This is a story that demands much closer attention.
NEW YORK — Las Vegas Review-Journal staffers have a simple question for their new owner: Who are you?
Several staffers at the Review-Journal, the largest media outlet in Nevada, have questioned their new owner’s decision to remain secret, an unusual arrangement that’s stunned not only the newsroom, but journalists nationwide.
Sean Whaley, a capital bureau reporter based in Carson City, tweeted Saturday night that he was “offended & embarrassed” that the paper’s new owner — News + Media Capital Group LLC — has not disclosed its financial backers since announcing Thursday night that it had acquired the paper.
In addition to the secret ownership arrangement, industry watchers have also been shocked by the sale price.
News + Media Capital Group LLC paid $140 million for the Review-Journal and several smaller Nevada publications. That’s $38 million more than the Review-Journal and a significantly larger media portfolio was sold for just nine months ago — a peculiar development in a struggling industry.
Michael Schroeder, a Connecticut-based publishing executive who introduced himself to Review-Journal staff last week as manager of the News + Media Capital Group, wouldn’t discuss the ownership situation when reached Monday. “I have absolutely no comment,” he told HuffPost.
Taylor, the paper’s publisher, stopped the presses Thursday night to remove some noteworthy quotes from the paper’s story on the sale, as The Huffington Post reported Saturday. For instance, the edited version no longer included Review-Journal editor Michael Hengel asking who is behind the company and what are their expectations.
The baffling circumstances surrounding the sale of the Review-Journal have inevitably led to speculation about who may have bought the paper and why.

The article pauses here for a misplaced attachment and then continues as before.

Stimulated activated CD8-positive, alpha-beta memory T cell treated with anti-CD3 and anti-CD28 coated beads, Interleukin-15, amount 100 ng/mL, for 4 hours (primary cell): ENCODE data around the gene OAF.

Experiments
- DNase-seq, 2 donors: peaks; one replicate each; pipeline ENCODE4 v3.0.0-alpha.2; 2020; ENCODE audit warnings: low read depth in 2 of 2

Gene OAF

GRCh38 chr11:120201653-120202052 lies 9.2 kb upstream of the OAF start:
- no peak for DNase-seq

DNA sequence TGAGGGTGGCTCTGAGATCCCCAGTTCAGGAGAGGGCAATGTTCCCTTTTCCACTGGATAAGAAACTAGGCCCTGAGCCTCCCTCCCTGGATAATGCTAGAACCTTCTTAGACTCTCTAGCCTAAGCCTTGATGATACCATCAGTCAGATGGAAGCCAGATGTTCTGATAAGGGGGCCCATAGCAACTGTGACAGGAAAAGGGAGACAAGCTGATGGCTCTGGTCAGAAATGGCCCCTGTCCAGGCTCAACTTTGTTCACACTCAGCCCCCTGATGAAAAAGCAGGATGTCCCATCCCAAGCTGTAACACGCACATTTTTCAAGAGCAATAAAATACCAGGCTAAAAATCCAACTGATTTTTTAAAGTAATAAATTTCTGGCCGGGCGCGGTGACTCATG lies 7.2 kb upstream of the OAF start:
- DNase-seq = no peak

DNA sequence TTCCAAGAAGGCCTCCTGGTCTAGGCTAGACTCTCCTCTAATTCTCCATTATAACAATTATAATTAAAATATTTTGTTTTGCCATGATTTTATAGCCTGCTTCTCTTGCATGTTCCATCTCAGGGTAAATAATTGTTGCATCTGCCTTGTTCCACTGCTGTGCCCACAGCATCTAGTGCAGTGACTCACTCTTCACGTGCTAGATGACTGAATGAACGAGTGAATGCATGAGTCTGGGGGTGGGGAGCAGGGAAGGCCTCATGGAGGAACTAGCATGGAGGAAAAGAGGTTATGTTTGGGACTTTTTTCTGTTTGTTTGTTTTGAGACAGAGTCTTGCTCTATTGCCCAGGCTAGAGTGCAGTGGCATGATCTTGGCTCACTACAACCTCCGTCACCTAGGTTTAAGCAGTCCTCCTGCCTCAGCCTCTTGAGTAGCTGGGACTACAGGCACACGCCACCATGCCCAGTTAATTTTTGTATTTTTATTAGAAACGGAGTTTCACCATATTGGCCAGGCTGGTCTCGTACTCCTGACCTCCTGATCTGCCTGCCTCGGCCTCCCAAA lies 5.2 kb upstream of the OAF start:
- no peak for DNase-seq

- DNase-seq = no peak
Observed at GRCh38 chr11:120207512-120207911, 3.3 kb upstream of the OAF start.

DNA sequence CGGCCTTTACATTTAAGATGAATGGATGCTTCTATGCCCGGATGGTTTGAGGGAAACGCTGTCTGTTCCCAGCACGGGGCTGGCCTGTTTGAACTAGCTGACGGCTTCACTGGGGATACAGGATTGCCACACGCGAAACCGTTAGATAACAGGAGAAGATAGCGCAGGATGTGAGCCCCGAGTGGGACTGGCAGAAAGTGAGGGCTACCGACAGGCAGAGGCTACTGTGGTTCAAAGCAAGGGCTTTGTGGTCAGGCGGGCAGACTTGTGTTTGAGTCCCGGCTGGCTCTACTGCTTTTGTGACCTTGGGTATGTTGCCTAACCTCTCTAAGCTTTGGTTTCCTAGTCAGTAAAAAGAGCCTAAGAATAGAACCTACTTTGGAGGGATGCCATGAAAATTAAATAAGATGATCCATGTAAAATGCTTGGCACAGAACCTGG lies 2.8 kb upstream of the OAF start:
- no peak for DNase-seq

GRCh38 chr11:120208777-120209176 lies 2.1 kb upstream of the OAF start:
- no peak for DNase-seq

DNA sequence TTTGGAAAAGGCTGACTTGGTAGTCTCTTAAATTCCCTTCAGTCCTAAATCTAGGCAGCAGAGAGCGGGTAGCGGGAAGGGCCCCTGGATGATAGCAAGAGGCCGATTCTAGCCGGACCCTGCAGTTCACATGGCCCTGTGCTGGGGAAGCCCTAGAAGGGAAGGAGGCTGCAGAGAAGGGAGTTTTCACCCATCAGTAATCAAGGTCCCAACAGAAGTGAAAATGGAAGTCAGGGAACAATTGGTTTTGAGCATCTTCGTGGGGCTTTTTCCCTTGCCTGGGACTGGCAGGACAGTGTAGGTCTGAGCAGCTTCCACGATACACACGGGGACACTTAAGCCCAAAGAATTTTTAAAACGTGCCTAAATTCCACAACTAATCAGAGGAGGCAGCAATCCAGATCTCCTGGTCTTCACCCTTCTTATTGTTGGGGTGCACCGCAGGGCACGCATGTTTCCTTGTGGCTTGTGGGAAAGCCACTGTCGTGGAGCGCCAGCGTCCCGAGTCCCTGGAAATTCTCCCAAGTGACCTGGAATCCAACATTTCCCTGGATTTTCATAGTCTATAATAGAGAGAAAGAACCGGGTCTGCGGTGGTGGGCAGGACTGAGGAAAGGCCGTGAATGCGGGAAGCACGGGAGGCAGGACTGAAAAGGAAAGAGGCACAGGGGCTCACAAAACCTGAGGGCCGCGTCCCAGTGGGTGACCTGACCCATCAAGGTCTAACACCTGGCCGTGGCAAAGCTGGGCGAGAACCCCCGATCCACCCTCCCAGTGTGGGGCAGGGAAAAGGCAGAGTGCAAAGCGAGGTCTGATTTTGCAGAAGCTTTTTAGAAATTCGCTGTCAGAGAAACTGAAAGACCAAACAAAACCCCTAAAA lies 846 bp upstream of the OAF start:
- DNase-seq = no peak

Jon Ralston, a prominent political journalist in Nevada, mentioned Sunday on CNN’s “Reliable Sources” that there’s currently speculation around billionaire casino mogul and Republican donor Sheldon Adelson. (An Adelson representative has not responded to HuffPost’s requests for comment since Friday).
Speculation that it is Adelson is the owner is quite interesting and disturbing, particularly since earlier this year he stated the following:
Saban and Adelson should buy The New York Times together in an effort to bring more “balance” to the newspaper’s coverage of Israel and the Middle East, Adelson suggested to wild applause. Adelson already owns Israel Hayom, a free Israeli newspaper widely seen as reflecting the positions of Prime Minister Benjamin Netanyahu, who is considered close to Adelson, and, more recently, news website NRG and religious newspaper Makor Rishon.
“I don’t like journalism,” Adelson said, highlighting what he said was the media’s insistence on focusing on the empty half of the glass.
At the end of the day, there’s a pretty easy way to figure out if it’s him. Just start criticizing Israel and Marco Rubio and see what happens to you.